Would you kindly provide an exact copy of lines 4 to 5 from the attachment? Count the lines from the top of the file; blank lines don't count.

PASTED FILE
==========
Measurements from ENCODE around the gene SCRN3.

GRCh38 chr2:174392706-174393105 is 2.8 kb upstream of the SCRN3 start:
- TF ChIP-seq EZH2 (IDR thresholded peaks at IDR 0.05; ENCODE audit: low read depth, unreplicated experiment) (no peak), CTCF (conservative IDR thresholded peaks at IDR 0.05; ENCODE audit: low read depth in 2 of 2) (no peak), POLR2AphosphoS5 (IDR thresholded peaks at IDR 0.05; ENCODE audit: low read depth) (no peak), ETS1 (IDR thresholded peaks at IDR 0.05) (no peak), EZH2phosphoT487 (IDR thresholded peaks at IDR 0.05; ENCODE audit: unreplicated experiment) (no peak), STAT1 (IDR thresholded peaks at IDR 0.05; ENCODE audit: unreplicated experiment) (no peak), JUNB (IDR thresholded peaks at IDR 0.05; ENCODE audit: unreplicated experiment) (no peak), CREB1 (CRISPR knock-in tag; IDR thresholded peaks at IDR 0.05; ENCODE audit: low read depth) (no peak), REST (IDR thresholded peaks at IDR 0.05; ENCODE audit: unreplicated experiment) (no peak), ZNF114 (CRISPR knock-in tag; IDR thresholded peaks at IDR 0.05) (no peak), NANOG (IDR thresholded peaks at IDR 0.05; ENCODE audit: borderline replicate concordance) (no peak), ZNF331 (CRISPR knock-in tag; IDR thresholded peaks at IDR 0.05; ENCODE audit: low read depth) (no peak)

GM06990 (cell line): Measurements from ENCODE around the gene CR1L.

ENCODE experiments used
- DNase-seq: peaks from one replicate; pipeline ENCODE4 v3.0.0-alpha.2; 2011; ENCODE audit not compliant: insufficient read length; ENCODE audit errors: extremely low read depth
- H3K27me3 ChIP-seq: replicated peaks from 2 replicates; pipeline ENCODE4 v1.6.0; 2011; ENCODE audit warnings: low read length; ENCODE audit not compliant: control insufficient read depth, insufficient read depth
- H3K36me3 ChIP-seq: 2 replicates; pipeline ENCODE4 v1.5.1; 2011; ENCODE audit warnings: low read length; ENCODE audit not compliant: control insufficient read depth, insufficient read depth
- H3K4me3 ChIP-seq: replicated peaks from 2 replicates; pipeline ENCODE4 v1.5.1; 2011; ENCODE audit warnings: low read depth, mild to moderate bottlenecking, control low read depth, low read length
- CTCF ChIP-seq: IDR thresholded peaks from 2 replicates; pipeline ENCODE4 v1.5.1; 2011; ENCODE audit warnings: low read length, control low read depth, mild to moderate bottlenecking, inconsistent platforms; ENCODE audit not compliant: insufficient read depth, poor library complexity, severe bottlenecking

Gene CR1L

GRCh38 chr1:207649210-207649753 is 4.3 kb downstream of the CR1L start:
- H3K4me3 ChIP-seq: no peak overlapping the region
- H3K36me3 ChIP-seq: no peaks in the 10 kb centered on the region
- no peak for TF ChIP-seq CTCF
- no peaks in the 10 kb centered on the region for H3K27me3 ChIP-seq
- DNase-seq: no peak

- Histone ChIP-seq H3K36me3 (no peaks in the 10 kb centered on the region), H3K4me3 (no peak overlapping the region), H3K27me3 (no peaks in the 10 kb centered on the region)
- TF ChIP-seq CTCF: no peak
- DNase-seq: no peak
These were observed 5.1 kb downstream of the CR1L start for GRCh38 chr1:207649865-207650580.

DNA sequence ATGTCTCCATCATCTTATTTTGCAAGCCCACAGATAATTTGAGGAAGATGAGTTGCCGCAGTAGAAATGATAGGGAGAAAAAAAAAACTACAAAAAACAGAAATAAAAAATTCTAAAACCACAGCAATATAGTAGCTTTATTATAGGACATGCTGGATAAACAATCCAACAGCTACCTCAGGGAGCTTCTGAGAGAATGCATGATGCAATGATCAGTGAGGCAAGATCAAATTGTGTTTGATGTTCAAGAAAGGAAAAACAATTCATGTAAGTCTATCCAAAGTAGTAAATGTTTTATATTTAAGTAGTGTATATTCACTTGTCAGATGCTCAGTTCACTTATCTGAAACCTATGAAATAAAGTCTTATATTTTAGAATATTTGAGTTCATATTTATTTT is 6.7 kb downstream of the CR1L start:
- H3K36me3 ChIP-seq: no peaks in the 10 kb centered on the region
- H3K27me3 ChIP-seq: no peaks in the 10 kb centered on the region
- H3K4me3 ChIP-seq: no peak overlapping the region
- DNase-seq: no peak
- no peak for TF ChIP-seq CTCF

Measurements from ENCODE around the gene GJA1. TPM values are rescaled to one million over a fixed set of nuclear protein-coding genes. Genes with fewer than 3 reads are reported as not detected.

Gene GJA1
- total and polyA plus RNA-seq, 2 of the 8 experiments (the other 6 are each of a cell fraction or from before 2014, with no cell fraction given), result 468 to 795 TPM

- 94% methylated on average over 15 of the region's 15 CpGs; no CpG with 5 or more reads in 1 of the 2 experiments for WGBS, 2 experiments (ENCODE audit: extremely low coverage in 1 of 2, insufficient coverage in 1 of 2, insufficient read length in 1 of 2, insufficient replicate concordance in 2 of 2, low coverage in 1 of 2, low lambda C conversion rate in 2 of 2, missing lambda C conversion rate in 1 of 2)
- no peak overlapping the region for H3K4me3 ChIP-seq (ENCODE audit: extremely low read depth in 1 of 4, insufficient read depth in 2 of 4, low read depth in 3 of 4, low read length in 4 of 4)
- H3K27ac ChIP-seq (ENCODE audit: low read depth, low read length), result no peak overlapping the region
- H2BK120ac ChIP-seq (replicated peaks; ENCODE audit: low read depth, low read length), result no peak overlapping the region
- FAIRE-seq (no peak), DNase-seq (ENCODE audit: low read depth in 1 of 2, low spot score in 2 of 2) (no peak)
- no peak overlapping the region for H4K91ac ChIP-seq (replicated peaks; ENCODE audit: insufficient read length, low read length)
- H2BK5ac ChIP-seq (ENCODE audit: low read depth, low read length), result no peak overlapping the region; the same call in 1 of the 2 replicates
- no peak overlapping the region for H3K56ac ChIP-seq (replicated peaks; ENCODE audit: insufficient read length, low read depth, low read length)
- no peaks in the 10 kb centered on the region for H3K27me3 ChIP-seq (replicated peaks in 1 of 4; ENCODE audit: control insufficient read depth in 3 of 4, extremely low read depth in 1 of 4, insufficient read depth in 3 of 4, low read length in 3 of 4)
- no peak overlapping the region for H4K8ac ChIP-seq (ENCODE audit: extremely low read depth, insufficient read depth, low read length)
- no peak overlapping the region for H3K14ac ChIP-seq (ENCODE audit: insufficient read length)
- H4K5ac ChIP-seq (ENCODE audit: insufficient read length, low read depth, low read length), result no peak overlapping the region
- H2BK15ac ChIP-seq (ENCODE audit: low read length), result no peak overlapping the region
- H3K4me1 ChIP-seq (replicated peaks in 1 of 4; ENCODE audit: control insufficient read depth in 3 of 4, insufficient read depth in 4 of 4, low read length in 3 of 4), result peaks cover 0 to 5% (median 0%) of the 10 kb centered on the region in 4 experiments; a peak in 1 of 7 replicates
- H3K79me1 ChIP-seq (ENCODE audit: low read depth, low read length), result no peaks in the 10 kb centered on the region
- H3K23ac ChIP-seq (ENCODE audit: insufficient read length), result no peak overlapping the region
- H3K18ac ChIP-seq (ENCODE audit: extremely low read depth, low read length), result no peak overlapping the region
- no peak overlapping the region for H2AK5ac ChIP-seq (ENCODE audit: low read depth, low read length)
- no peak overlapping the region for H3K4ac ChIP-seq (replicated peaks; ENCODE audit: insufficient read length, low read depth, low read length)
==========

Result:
GM06990 (cell line): Measurements from ENCODE around the gene CR1L.

ENCODE experiments used